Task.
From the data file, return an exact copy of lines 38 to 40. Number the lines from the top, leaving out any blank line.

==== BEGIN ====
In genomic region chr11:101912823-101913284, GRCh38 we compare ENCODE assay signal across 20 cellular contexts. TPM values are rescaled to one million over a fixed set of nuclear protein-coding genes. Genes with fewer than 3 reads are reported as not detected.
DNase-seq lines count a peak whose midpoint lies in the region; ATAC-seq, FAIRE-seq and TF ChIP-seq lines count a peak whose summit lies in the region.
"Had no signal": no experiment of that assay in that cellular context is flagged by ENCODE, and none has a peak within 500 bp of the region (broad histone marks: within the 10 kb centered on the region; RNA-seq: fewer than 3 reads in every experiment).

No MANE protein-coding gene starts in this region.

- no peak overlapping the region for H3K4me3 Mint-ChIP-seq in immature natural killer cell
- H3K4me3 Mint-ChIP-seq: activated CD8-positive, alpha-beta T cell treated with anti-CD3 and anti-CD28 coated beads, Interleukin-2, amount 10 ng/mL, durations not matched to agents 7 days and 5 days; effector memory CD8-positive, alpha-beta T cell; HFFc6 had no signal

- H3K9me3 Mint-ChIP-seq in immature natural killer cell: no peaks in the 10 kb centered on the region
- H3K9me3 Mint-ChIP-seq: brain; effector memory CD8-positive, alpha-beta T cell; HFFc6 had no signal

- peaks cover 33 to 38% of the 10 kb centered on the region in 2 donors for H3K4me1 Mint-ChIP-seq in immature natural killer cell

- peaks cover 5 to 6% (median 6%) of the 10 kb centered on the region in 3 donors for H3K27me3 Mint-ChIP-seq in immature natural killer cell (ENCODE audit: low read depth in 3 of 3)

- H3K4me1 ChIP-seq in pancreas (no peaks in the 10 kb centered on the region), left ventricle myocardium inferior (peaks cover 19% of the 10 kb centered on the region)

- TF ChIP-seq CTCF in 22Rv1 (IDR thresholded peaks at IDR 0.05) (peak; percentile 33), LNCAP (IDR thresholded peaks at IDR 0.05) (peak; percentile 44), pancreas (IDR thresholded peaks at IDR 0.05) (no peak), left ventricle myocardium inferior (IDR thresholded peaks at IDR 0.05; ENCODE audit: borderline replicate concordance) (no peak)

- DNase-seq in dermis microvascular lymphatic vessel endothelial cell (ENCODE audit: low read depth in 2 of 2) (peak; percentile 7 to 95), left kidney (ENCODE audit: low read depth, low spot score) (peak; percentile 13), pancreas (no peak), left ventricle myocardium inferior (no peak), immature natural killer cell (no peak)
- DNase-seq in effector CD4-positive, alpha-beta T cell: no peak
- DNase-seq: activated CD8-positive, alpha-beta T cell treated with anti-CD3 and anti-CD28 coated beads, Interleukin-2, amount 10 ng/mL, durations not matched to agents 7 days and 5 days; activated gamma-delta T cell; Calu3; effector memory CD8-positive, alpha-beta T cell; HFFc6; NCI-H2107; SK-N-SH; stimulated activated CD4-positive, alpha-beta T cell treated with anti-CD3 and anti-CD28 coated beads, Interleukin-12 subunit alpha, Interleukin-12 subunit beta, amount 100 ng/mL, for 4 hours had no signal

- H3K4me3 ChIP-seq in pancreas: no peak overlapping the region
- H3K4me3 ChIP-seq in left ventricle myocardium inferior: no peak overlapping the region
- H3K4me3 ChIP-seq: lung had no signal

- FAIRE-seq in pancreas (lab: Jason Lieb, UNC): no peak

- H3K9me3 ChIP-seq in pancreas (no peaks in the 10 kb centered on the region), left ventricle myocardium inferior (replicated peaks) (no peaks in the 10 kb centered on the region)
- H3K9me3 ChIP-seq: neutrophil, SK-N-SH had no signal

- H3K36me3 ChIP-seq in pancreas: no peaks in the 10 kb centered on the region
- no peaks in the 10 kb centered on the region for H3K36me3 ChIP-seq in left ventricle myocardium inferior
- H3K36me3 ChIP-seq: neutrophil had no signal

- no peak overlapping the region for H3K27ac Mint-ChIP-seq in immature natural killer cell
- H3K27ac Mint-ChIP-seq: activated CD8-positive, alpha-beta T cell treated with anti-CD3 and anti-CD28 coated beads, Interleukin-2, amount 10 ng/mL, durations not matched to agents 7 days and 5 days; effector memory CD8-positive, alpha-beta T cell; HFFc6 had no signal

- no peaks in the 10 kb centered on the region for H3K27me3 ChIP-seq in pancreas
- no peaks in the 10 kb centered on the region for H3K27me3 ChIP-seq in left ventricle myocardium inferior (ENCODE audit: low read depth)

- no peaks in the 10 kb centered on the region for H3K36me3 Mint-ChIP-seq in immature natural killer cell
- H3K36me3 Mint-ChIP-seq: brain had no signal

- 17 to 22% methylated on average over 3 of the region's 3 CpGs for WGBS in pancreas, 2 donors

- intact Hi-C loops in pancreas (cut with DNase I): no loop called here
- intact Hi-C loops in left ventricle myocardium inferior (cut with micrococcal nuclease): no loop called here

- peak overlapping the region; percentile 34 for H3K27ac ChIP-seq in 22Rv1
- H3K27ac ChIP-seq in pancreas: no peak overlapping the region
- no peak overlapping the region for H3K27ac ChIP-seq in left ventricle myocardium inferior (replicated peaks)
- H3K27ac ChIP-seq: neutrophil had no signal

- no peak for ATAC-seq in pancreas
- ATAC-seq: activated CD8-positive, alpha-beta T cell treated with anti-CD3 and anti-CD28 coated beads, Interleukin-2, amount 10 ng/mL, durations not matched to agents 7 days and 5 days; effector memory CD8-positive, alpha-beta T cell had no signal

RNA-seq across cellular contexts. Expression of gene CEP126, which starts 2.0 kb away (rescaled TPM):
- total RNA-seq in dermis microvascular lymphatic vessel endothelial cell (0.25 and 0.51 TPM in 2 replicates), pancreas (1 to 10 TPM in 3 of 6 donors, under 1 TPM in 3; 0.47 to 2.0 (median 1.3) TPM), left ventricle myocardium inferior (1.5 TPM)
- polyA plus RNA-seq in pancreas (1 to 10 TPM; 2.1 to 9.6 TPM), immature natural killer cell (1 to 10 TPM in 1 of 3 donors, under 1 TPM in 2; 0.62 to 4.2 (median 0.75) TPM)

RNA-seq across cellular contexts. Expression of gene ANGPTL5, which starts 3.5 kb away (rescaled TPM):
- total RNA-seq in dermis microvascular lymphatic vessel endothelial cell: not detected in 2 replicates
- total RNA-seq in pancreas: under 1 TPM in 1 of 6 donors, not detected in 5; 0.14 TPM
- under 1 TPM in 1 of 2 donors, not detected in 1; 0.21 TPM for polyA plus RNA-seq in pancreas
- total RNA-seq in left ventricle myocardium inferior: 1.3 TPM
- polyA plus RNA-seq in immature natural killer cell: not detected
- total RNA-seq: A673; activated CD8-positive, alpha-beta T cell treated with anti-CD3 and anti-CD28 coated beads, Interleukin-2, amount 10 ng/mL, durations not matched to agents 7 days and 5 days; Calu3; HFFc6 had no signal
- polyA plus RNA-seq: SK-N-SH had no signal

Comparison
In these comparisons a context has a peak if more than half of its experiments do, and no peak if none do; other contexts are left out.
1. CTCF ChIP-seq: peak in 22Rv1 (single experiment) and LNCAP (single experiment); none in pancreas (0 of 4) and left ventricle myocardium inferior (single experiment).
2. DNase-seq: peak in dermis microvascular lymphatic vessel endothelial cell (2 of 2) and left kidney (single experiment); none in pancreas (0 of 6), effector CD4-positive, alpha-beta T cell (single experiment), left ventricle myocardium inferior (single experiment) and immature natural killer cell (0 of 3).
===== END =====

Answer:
- no peak for ATAC-seq in pancreas
- ATAC-seq: activated CD8-positive, alpha-beta T cell treated with anti-CD3 and anti-CD28 coated beads, Interleukin-2, amount 10 ng/mL, durations not matched to agents 7 days and 5 days; effector memory CD8-positive, alpha-beta T cell had no signal

RNA-seq across cellular contexts. Expression of gene CEP126, which starts 2.0 kb away (rescaled TPM):